Allergy / Asthma Parents of Allergy Children > Pls know that Milk Allergy ala Eczema is the first Disease manifestation of Allergy's March to possibly Allergic ASTHMA. If your Child is geneitcally predisposed to Allergy / Asthma, a Simple IgE Blood Draw / Test WILL identify if the progression of allergy is present. If YES .. expanded Testing followed by Sublingual ImmunoTherapy Allergy DROPs will STOP this Progression. Stephen
Naba Sharif, M.D. June 05, 2012 at 06:08 PM
Hi Stephen, Thank you for taking the time to post. Allow me to clarify the information in your post. Eczema is not always related to a food allergy, and is only sometimes part of the atopic triad of allergies and asthma. You are right that any of the factors in the triad makes it more likely to have the others, but this is not a rule of thumb. A blood draw looking for IgE or antibodies for milk is not conclusive, and can lead to false positive results if not used in conjunction with a thorough history, physical exam, and possibly allergy skin testing. Also, sublingual immunotherapy (oral allergy drops) are *not* FDA-approved, are only in the testing phase, and should only be available in clinical trials at this time. The American Academy of Allergy, Asthma and Immunology recommendations are that this experimental treatment should not be used until approved due to the risk of serious adverse events. See: http://www.jacionline.org/article/S0091-6749%2810%2901486-7/fulltext Dr. Sharif
Stephen June 13, 2012 at 02:53 PM
Dr Shariff: Thank You for taking the Time from your Busy Schedule to speak to my Milk Testing Comment. I guess I what I was trying to say is that FOOD Allergies are typically the Fisrt manifestation of Allergy MARCH on its way to Allergic ASTHMA . That if an Infant begins to present with the Eczema / Colic signs ( typically FOOD related ) that IgE Blood Testing for Enviro Sources is in order to confirm migration / progression of Allergy March to possible Allergic ASTHMA. Which is then addressed via Sublingual ImmunoTherapy DROPs > which STOP the Progression. As an added note, my other Company Healthy GOO under the Medical Leadership of Dr. Kristin Holm DVM DACVD will July launch a Product GOO GUT RESCUE > Which RESCUE's / Restores / Repairs / Retains a Dog's GUT / GI System to a Healthy MicroBiome Balance after it has been decimated by Antibiotics and RePopulated by Pathogenic Bad Bacteria .. But to our Sublingual / FOOD Discussion, you may find it interesting that Dr. Kristin ala RESCUE is also Sublingually building Tolerance in our DOGs to Beef, Chicken, Pork, Lamb, Wheat, Corn & Soy. We have found that many Disease / Health / animal Ailment manifestations that are attributed to FOOD are Food related BUT are strongly brought about becasue of a Pathogenic GUT . That if you ReBalance the GUT and REPAIR GUT Permiability . that many FOOD Issues are resolved. Stephen PS 80% of all Drugs are prescribed Off Label .. under the Scope of Medicine via any MD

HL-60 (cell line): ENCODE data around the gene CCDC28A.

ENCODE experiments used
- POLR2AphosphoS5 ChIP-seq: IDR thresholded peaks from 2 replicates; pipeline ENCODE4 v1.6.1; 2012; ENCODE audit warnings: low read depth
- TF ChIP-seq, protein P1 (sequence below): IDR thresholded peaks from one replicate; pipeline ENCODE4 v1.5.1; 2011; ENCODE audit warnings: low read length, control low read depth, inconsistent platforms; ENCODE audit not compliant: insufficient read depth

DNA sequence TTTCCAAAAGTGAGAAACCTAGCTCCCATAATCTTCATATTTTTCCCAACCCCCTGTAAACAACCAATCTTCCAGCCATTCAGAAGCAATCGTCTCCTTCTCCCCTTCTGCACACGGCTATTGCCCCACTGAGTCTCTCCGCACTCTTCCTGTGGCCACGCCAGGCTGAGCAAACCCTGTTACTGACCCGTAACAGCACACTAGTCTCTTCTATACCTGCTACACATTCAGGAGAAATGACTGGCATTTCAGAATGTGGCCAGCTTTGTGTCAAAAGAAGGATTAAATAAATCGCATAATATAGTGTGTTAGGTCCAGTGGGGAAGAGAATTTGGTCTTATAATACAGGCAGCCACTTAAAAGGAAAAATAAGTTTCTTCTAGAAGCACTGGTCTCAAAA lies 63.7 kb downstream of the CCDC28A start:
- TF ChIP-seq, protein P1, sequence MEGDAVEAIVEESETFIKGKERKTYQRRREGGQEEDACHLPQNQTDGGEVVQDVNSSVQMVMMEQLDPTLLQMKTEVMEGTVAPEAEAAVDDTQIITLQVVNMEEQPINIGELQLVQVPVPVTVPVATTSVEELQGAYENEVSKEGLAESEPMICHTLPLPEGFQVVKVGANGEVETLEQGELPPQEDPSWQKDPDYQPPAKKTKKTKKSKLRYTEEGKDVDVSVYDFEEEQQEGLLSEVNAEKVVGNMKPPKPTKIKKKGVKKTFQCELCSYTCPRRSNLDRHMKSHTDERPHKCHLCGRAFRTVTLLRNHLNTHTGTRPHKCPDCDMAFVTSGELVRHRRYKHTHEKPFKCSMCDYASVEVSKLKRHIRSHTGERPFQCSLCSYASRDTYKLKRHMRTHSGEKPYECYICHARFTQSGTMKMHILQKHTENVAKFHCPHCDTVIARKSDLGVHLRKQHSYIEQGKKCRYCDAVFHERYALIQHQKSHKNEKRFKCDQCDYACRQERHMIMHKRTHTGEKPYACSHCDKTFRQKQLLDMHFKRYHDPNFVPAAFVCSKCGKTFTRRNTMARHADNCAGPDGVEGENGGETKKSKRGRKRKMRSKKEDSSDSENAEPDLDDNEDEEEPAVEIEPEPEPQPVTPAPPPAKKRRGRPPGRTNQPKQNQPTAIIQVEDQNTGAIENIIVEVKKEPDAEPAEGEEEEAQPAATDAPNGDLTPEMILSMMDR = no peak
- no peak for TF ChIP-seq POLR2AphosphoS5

Naba Sharif, M.D. June 13, 2012 at 04:23 PM
Thanks again Stephen, for your passion about food allergies! For patient education, it's really important to explain that my previous comment on allergies, the atopic march/triad and IgE testing still hold. While Consumer Reports Health experts state that up to one in five medications are prescribed off-label (20%), that does not mean that it is automatically justified in all cases, particularly when life-threatening reactions are the consequence and the recommendations by the major national organizations advise against public use for these legitimate reasons. We also certainly cannot compare what is okay in the practice of veterinary medicine to medicine to treat humans; there are different guidelines for each. Hopefully in the near future we will all look forward to sublingual immunotherapy (SLIT) as an exciting therapy for food allergies, once approved. I admire and applaud the efforts of those involved in research and clinical trials for SLIT to help us reach this goal soon. Good look with your company for canine products; it sounds interesting! You can always email me at dr.allergeez@gmail.com for any further comments or questions. Dr. Sharif